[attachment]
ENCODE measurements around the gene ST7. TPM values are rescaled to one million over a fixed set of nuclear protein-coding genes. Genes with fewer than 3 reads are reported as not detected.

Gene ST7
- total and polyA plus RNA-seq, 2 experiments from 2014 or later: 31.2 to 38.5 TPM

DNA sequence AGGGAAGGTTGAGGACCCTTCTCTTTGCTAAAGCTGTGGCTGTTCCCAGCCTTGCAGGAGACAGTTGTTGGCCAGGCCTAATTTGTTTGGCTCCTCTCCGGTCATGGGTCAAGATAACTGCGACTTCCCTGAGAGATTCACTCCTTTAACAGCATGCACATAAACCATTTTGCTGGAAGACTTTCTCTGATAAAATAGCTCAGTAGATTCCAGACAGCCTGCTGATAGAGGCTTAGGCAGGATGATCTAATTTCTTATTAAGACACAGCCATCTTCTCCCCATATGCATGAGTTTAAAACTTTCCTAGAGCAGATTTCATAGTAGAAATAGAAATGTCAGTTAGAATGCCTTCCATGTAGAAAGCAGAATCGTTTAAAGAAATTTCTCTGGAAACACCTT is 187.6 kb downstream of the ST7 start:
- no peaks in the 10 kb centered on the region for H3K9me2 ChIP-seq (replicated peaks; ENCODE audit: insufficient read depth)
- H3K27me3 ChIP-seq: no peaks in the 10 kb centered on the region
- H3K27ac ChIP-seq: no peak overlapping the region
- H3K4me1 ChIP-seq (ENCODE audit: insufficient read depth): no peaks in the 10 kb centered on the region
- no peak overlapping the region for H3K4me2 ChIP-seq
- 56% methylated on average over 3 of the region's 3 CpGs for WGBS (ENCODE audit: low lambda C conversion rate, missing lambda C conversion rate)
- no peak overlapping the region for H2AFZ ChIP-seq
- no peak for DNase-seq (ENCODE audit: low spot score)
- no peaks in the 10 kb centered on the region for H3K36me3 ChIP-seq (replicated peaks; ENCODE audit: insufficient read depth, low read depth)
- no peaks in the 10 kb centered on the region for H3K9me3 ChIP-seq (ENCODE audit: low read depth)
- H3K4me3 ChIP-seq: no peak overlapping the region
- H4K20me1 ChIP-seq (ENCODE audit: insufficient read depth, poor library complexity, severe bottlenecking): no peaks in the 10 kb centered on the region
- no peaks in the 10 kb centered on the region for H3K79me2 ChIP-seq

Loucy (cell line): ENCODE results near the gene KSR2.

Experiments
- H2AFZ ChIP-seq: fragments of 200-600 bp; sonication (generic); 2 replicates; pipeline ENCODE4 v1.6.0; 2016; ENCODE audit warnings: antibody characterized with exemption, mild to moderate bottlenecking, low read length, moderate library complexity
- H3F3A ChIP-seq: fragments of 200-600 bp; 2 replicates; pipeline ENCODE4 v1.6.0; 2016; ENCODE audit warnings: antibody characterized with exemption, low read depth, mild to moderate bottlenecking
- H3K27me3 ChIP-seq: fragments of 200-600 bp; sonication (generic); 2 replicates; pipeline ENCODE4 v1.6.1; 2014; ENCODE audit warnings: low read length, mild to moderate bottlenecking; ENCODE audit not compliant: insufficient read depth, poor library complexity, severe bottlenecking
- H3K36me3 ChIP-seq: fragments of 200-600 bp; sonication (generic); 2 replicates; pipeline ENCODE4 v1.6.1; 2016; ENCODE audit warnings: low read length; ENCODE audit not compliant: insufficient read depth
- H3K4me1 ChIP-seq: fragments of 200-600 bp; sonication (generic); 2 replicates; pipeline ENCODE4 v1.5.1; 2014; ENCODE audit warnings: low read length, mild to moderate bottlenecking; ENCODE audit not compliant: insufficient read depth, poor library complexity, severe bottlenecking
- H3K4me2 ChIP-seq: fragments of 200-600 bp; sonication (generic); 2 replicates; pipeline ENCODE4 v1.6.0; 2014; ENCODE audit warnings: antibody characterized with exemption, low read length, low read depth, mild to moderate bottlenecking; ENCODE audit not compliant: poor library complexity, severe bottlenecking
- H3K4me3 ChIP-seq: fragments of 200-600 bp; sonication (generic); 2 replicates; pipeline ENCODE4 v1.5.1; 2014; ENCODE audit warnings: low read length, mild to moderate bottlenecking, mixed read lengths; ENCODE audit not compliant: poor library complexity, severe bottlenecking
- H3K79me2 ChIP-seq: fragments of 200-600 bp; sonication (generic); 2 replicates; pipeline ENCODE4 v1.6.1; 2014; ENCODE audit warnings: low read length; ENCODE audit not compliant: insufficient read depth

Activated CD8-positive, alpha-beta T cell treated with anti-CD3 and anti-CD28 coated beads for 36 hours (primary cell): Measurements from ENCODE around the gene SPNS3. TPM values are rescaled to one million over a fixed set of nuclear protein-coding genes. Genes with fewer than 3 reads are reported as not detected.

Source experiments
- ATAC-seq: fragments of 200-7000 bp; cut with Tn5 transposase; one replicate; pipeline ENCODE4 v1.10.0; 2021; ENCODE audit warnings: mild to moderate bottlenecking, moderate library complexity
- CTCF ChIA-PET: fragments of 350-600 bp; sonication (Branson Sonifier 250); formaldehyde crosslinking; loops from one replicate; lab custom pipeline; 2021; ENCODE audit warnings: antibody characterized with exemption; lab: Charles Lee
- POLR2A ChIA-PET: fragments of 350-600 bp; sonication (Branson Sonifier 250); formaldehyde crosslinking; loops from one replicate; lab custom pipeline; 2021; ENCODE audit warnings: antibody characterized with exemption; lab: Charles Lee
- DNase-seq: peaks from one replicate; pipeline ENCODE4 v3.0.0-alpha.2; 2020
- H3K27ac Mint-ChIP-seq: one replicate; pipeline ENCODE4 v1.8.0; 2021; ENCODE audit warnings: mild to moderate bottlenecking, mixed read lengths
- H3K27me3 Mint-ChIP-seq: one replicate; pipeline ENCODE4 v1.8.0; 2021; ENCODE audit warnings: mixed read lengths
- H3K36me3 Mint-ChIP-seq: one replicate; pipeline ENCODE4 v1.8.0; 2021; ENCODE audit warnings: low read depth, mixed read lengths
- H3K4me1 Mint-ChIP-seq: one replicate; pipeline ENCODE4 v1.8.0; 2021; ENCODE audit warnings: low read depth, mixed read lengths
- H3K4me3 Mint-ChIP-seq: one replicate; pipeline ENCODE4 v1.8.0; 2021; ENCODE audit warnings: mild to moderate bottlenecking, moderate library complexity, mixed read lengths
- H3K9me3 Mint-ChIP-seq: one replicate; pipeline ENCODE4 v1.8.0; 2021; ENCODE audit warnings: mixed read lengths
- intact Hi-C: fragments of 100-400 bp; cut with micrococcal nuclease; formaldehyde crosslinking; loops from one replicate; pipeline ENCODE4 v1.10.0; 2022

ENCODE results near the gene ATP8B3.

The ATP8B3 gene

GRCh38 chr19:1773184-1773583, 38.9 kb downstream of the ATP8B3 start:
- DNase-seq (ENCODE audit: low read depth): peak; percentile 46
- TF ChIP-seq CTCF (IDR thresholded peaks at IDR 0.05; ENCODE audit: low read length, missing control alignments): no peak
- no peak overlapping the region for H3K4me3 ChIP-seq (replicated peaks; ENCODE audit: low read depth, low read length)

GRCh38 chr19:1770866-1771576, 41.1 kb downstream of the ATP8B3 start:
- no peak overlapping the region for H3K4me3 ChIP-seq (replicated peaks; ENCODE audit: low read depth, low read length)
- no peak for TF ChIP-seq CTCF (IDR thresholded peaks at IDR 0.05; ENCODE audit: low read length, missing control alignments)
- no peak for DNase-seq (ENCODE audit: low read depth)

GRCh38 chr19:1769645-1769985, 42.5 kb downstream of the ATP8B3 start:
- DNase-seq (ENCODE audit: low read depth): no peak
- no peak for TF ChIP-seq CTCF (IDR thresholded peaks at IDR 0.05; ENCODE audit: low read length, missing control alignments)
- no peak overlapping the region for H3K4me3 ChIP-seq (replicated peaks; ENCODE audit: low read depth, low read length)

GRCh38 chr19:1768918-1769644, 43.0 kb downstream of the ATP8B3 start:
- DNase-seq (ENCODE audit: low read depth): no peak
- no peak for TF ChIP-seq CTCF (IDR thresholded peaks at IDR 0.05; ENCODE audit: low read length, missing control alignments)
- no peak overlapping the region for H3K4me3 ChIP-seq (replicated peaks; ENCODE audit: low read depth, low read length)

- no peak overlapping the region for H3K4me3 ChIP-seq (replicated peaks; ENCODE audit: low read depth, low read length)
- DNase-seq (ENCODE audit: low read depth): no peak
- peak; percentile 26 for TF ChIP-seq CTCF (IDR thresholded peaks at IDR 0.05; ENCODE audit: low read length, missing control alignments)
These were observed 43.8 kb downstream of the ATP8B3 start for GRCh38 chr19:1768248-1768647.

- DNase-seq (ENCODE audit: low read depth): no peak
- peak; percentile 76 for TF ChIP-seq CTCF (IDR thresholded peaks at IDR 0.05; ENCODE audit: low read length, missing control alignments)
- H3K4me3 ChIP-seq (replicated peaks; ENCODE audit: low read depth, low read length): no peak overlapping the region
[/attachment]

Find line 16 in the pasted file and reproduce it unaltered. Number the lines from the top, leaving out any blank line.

- H4K20me1 ChIP-seq (ENCODE audit: insufficient read depth, poor library complexity, severe bottlenecking): no peaks in the 10 kb centered on the region